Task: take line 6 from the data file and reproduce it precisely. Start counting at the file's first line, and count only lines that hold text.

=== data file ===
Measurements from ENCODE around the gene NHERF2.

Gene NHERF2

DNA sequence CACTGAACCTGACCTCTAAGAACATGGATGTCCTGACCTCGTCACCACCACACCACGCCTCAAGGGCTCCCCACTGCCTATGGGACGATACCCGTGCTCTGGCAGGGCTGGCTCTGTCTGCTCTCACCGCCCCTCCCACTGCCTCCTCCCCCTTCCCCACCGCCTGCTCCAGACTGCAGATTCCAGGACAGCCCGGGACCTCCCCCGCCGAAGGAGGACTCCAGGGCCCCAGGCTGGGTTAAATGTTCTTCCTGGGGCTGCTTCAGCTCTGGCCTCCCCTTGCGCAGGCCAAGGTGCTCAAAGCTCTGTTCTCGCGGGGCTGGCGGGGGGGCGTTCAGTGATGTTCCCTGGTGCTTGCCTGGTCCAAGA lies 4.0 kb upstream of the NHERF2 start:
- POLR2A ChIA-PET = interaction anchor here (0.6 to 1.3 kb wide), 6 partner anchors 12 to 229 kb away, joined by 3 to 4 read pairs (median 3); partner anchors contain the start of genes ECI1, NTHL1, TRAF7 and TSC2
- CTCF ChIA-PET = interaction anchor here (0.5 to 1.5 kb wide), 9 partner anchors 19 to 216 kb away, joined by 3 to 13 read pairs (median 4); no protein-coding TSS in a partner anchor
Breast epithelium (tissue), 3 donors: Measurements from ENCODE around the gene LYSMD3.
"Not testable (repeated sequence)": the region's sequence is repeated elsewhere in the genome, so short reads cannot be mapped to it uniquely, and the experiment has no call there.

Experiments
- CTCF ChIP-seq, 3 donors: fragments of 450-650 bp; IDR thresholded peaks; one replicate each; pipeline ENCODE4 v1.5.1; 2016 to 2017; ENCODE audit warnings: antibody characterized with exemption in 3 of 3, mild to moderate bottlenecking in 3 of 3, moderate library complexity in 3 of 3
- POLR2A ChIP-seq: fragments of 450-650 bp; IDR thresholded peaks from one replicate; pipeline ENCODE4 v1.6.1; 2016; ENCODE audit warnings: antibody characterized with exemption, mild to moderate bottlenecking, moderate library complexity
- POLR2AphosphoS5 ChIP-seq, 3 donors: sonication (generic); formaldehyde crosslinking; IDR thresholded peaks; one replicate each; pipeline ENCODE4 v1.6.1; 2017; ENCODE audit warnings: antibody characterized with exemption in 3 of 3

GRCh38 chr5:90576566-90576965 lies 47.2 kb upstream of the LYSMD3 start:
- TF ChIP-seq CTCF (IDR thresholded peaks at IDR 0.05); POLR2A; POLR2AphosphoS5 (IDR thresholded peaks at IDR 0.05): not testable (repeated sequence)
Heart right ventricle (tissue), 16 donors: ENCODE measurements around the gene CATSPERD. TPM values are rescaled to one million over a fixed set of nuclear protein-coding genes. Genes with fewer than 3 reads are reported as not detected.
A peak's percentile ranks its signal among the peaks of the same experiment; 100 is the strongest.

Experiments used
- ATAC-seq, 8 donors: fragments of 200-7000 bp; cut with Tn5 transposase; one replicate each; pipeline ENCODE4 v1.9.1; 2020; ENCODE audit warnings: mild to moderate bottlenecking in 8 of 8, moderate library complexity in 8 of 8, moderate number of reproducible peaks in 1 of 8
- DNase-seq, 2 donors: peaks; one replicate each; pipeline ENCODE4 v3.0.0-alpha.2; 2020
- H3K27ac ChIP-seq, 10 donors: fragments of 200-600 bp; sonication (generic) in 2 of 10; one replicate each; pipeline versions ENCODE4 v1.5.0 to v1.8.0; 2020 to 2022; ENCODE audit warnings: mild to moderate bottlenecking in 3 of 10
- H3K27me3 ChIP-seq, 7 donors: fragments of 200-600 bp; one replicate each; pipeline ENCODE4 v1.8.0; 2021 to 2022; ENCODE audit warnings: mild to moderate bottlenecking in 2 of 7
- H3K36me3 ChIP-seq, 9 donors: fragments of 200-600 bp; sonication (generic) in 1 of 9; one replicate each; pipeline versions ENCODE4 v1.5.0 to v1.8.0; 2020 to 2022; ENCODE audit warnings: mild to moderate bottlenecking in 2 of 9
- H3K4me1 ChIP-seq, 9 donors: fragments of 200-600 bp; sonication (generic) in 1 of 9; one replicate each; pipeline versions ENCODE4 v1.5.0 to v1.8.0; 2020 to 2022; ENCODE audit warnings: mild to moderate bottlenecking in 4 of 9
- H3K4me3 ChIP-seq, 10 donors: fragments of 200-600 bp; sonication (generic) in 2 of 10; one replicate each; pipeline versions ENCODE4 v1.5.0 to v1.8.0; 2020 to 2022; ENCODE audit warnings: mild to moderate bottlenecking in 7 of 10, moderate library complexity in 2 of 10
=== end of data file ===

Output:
Breast epithelium (tissue), 3 donors: Measurements from ENCODE around the gene LYSMD3.